Our View: Airport security, at what cost?
November 28, 2010
Travelers departing from Yampa Valley Regional Airport in Hayden this winter may be spared the controversial new full-body scan, but an intimate pat-down by Transportation Security Administration personnel isn't out of the question.
The fervor that enveloped the nation the past two weeks regarding TSA's new security measures may best be described as a head-on collision between the fundamental American principle of civil liberties and the realities of living in an age of terrorism.
Routt County's only commercial airport doesn't yet have one of the new full-body scanners decried by critics for capturing nude-like images of travelers. YVRA passengers are, however, subject to the new pat-down procedure that can include touching close to genitals.
As a resort community with an economy indirectly dependent upon the public's confidence in air travel, it's perhaps easier to digest the new security procedures if, in fact, they increase security. But who's to say that they do? TSA and Homeland Security officials say the new procedures are in response to classified intelligence about potential future terrorist attacks as well as a response to so-called underwear bomber Umar Farouk Abdulmutallab, who attempted to detonate plastic explosives hidden in his underwear during a Christmas Day flight from Amsterdam to Detroit last year.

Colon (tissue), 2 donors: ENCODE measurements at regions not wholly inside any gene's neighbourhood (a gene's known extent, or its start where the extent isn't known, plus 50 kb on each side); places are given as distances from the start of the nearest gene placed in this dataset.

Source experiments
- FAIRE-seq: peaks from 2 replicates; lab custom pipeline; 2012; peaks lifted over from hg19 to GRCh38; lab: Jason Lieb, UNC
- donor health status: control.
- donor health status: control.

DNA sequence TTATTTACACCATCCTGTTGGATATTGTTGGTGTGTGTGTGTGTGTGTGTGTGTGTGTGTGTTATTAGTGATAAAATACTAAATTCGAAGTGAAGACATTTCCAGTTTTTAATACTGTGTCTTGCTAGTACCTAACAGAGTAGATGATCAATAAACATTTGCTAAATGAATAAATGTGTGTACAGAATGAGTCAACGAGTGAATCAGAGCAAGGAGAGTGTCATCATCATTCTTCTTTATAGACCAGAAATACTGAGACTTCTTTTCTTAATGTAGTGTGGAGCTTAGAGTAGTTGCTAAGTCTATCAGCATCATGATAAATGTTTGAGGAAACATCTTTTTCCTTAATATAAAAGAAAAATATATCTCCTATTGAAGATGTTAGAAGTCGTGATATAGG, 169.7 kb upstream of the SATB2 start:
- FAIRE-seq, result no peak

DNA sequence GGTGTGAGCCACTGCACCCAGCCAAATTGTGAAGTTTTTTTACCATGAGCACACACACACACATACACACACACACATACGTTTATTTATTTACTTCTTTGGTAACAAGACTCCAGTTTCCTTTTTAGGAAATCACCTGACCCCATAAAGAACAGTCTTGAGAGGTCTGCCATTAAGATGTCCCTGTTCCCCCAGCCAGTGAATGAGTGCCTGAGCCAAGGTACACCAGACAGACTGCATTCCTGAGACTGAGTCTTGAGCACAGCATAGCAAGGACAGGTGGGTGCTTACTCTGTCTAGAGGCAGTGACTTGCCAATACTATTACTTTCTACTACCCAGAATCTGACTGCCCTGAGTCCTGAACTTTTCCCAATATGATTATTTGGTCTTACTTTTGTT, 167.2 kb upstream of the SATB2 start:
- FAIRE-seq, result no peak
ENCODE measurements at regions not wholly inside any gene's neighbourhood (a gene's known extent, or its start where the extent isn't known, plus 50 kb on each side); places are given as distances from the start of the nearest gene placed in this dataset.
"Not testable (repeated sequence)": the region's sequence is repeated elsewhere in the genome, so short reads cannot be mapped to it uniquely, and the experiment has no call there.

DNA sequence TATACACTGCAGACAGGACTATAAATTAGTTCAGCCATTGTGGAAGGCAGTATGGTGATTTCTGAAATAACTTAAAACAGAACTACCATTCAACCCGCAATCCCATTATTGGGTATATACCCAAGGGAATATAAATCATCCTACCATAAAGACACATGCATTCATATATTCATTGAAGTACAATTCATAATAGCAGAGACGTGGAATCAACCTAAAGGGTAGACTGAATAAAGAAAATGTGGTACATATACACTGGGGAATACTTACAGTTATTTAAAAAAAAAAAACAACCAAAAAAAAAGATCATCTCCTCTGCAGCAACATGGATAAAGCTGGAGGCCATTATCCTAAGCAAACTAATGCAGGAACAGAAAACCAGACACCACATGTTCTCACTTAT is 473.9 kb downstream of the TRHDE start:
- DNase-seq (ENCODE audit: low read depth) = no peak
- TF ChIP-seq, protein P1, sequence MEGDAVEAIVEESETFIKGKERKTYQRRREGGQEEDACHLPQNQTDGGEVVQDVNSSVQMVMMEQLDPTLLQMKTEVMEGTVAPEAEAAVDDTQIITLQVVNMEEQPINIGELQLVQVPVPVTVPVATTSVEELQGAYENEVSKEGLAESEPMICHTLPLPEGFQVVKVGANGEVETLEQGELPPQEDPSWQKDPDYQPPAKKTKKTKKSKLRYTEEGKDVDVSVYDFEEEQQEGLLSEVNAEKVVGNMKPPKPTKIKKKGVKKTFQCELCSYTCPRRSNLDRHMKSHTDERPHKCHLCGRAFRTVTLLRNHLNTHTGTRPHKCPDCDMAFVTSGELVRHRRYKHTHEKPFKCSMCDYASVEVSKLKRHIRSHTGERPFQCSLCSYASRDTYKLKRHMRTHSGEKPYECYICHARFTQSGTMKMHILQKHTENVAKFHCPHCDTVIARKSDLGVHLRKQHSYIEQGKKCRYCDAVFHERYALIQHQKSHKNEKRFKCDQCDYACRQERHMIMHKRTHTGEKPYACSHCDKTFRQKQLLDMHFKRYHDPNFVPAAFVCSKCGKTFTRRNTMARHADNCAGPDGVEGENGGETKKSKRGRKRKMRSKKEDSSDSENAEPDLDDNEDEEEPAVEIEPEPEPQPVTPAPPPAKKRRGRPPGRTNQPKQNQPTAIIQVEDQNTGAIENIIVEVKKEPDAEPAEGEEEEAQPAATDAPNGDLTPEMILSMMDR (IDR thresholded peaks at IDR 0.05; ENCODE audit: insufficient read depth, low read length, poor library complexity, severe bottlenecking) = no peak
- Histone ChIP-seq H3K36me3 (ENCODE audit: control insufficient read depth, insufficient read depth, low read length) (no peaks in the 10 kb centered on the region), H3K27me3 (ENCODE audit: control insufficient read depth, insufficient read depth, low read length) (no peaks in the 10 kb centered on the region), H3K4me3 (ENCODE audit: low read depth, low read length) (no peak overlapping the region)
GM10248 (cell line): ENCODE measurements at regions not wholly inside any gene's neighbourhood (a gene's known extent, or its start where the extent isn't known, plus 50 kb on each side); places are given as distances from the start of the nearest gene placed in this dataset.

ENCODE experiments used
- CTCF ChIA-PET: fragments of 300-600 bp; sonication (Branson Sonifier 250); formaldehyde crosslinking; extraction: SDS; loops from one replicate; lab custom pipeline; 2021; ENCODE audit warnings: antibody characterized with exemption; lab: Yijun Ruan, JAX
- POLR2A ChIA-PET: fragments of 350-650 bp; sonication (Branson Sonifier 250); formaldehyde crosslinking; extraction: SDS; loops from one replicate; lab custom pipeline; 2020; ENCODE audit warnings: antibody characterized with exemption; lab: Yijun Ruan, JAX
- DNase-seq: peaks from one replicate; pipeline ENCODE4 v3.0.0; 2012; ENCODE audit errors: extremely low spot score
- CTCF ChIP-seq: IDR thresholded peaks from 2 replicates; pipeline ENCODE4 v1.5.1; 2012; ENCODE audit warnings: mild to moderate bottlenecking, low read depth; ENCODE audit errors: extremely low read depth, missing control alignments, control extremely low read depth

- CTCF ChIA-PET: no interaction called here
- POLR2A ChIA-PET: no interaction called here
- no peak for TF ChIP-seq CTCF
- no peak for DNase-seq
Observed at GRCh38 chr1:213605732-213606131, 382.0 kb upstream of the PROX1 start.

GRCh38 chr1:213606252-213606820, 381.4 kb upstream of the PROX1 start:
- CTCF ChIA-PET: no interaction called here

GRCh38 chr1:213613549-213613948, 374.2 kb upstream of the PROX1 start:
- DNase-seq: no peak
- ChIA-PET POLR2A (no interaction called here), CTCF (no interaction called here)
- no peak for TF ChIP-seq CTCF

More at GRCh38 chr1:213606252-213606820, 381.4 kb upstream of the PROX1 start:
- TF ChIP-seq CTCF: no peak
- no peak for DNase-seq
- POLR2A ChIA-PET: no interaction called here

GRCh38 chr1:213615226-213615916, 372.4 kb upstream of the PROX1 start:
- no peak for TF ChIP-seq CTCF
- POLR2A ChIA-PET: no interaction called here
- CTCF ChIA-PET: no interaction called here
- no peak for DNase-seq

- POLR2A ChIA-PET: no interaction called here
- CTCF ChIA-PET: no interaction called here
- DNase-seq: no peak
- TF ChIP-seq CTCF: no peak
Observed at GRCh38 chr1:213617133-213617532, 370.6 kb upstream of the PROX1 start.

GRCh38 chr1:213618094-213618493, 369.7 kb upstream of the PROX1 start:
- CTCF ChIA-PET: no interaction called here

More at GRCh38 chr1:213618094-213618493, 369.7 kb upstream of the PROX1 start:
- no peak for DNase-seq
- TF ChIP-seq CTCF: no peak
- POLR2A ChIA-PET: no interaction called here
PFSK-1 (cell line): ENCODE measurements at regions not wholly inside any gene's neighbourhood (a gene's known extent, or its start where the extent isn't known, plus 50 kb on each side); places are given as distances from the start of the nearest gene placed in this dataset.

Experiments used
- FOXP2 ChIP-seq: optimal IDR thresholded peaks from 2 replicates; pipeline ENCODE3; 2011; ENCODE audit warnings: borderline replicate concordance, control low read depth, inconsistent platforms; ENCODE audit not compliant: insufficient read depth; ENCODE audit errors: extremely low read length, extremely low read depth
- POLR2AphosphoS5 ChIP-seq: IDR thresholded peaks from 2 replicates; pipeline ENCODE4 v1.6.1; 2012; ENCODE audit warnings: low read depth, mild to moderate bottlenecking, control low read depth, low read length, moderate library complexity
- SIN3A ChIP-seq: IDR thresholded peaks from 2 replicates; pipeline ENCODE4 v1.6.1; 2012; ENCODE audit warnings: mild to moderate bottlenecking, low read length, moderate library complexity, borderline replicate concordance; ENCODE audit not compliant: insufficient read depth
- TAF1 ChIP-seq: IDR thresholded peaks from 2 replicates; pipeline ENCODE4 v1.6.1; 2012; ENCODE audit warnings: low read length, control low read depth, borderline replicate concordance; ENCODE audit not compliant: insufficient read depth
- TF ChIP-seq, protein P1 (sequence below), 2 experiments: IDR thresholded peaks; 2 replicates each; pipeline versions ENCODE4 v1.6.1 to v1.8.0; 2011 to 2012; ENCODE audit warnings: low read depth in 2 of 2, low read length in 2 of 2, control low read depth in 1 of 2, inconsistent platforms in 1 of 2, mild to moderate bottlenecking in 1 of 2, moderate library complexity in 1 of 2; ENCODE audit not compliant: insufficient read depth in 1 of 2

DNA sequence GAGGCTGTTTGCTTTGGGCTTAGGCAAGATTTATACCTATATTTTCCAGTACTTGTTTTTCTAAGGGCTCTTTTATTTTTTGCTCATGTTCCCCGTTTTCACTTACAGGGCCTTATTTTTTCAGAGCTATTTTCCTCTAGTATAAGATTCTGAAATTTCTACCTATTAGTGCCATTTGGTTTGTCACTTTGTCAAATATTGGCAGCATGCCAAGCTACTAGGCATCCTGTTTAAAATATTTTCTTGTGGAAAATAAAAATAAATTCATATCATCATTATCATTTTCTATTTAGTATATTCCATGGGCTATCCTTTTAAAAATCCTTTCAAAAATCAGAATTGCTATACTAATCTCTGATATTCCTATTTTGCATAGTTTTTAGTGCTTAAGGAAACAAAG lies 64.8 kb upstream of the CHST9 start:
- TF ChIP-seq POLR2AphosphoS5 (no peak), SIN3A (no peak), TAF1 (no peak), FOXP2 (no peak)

Since Sept. 11, 2001, Americans have been mostly understanding of increased security measures if they think they're justified. But the TSA, which was created in the wake of the Sept. 11 attacks, continues to fail miserably in the way of public relations. In the latest episode, the federal agency declined to specify what the new security procedures entailed, instead leaving it up to passengers and then the media to spread the word themselves. Adding insult to injury in the eyes of many Americans, TSA announced last week that some government officials are allowed to skip the new procedures.
Much of the criticism heaped upon the TSA since its formation is no fault but its own. But there is a way out. Better hiring practices and more extensive training for TSA screeners is Step 1. Timely and honest communications with the traveling public is Step 2. Re-examination of existing policies to ensure the most serious security threats are being addressed is Step 3.
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The American people can help by understanding that flying comes with some inconveniences. Perhaps it's ultimately in the best interest of our safety that those inconveniences now include "enhanced" security procedures. But who's to know until we see some evidence or research to back the worthiness of the new measures? Fortunately, unconvinced Americans have an easy way out in the interim: They don't have to fly.